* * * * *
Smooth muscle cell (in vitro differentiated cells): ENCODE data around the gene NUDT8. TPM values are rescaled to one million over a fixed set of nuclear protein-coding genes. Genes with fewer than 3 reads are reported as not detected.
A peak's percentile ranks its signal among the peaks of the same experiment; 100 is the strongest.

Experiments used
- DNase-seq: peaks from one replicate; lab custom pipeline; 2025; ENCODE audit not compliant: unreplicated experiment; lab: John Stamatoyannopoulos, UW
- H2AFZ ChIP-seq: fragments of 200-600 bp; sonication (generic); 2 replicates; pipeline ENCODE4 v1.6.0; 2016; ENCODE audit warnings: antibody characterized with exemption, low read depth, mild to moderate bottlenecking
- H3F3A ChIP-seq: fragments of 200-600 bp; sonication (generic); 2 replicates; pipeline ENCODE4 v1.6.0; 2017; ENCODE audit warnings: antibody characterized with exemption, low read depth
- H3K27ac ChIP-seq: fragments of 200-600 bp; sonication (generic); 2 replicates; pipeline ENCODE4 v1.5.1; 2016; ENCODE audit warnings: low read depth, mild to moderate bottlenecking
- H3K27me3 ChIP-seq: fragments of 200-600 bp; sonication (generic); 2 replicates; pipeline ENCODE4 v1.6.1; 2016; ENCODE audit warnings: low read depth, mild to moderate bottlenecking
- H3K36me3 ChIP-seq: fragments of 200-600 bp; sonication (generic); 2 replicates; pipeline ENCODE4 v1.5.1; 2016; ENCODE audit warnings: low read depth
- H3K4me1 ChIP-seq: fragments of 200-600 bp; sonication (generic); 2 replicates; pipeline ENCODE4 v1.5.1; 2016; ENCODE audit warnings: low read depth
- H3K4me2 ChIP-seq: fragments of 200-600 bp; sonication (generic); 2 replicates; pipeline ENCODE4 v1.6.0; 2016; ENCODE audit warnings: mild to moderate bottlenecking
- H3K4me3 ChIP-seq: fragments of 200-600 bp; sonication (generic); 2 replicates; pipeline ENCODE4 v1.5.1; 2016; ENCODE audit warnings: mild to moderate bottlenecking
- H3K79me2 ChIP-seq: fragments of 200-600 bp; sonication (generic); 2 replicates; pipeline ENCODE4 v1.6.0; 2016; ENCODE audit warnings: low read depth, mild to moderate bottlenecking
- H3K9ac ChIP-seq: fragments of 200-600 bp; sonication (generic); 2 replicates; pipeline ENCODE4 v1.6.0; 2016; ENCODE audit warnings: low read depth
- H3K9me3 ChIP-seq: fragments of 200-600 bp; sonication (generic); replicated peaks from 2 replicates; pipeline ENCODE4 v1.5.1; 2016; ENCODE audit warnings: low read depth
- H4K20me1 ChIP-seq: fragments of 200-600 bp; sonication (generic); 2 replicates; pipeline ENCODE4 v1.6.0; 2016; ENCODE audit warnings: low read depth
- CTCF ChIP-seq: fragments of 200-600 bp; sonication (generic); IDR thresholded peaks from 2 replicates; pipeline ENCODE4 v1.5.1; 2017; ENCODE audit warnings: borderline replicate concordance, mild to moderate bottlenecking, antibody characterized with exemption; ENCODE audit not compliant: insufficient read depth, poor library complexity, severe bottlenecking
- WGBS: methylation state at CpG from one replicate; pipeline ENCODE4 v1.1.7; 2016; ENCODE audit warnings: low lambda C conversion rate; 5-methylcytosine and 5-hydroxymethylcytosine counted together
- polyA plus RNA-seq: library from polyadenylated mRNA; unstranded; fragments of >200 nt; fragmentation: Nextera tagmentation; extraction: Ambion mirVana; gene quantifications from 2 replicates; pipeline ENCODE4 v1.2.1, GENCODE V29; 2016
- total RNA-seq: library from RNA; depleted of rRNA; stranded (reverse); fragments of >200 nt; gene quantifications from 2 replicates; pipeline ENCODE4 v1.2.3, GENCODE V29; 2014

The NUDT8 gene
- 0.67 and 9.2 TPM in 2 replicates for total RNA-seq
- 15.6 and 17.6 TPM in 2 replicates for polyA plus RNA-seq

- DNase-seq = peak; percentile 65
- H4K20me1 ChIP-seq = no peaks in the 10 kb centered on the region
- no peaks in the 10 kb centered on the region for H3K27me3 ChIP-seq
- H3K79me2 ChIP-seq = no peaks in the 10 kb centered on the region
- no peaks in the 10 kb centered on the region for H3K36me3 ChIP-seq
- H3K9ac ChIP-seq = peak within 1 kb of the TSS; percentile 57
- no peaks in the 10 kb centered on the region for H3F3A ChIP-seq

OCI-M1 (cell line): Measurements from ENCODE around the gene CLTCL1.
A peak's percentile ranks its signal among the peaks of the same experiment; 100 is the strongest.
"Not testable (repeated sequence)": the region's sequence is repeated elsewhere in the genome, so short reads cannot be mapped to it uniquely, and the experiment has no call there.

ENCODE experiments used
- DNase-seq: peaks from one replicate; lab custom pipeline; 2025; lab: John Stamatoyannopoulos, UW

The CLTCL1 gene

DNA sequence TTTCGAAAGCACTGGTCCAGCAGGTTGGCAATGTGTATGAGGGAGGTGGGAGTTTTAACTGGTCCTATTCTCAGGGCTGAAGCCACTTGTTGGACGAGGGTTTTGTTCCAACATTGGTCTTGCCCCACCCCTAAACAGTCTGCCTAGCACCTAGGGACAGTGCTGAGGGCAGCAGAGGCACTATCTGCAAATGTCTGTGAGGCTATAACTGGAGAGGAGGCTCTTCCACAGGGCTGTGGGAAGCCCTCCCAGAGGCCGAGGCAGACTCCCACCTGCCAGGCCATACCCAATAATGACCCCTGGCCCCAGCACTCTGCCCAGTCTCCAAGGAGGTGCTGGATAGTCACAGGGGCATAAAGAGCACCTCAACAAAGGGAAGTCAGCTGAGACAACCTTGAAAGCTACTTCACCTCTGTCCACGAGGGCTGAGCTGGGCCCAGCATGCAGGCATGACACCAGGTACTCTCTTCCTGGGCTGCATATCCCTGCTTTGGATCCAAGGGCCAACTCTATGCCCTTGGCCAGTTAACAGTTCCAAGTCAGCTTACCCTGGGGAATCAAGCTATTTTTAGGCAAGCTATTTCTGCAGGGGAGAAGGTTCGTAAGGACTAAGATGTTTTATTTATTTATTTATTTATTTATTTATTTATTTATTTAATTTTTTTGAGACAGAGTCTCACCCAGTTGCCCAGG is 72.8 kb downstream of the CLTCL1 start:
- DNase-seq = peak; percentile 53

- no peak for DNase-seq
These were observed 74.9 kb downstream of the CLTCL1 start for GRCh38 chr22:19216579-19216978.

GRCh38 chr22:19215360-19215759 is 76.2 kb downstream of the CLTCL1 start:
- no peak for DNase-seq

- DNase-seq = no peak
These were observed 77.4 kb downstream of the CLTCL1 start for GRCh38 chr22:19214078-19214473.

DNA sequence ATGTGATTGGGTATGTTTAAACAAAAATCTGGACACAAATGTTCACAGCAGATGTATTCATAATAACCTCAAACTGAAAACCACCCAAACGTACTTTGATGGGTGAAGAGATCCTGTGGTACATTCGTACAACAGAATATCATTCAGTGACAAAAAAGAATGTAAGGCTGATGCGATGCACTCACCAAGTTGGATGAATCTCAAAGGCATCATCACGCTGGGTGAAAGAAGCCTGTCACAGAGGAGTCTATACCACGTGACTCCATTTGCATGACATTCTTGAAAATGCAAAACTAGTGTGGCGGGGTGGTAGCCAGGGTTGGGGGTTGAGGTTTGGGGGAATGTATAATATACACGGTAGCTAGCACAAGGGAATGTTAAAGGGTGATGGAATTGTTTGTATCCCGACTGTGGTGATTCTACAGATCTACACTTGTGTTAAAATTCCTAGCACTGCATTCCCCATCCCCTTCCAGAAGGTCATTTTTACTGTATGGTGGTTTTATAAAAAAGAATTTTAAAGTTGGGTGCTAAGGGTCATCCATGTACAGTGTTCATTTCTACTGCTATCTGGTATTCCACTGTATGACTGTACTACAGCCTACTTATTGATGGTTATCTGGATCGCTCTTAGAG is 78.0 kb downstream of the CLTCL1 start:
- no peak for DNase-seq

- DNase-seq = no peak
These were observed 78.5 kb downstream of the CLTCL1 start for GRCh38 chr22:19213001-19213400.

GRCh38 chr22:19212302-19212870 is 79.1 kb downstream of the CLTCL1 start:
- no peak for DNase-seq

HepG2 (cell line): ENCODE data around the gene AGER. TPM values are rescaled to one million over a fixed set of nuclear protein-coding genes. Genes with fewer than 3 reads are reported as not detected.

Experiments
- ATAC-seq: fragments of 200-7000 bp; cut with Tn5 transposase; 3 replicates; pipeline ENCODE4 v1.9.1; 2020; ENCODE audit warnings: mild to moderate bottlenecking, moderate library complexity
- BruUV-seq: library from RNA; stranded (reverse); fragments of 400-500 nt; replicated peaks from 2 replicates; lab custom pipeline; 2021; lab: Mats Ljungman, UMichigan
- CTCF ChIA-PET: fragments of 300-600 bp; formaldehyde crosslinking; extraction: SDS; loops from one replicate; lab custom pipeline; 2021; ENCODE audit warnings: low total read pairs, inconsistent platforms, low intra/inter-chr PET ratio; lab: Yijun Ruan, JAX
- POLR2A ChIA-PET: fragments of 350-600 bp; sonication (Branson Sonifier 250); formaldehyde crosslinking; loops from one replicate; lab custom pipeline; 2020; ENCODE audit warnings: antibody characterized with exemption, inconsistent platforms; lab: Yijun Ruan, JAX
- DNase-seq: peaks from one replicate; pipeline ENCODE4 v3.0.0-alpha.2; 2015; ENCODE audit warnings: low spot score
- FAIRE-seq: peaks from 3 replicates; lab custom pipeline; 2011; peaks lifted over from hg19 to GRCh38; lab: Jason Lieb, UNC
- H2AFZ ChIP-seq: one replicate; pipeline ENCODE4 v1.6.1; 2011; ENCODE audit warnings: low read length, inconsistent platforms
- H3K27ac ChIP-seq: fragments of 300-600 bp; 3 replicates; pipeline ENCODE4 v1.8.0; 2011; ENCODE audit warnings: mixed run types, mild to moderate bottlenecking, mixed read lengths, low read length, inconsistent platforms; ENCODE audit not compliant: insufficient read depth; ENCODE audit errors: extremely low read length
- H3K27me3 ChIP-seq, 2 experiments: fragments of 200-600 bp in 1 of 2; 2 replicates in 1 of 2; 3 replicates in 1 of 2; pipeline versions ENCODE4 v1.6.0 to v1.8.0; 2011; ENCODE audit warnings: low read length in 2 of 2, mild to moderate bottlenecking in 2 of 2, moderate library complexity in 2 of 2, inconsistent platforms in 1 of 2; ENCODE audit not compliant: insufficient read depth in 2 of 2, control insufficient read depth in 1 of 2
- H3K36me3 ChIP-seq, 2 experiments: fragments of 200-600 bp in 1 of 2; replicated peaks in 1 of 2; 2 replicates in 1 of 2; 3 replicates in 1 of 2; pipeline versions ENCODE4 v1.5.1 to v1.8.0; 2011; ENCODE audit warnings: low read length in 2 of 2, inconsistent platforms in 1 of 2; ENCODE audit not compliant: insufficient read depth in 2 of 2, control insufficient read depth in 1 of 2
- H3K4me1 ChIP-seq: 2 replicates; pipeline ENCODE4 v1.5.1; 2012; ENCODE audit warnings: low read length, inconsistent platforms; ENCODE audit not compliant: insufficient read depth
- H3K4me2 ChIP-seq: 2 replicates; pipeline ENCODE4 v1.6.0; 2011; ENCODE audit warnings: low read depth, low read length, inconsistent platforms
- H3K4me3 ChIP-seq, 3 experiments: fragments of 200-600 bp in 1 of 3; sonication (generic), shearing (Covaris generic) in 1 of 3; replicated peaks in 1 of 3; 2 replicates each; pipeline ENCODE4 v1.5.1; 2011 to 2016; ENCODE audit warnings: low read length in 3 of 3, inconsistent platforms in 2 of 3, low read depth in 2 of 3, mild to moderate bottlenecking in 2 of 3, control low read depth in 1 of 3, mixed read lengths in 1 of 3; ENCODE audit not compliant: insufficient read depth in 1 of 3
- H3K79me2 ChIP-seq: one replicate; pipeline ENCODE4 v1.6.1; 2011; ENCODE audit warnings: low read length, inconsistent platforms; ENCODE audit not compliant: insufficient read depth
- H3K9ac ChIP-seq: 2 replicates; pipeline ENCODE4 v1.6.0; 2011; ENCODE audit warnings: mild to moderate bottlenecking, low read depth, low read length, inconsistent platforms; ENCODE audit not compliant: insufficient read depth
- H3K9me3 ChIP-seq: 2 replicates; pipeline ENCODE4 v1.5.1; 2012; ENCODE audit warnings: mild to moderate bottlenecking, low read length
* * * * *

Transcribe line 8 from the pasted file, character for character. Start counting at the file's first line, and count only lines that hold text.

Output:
- H3K27me3 ChIP-seq: fragments of 200-600 bp; sonication (generic); 2 replicates; pipeline ENCODE4 v1.6.1; 2016; ENCODE audit warnings: low read depth, mild to moderate bottlenecking